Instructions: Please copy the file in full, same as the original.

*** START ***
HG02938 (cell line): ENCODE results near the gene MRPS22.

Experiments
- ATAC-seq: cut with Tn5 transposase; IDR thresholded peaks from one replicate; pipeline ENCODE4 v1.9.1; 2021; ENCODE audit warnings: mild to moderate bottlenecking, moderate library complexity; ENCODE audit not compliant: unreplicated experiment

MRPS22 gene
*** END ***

HG02938 (cell line): ENCODE results near the gene MRPS22.

Experiments
- ATAC-seq: cut with Tn5 transposase; IDR thresholded peaks from one replicate; pipeline ENCODE4 v1.9.1; 2021; ENCODE audit warnings: mild to moderate bottlenecking, moderate library complexity; ENCODE audit not compliant: unreplicated experiment

MRPS22 gene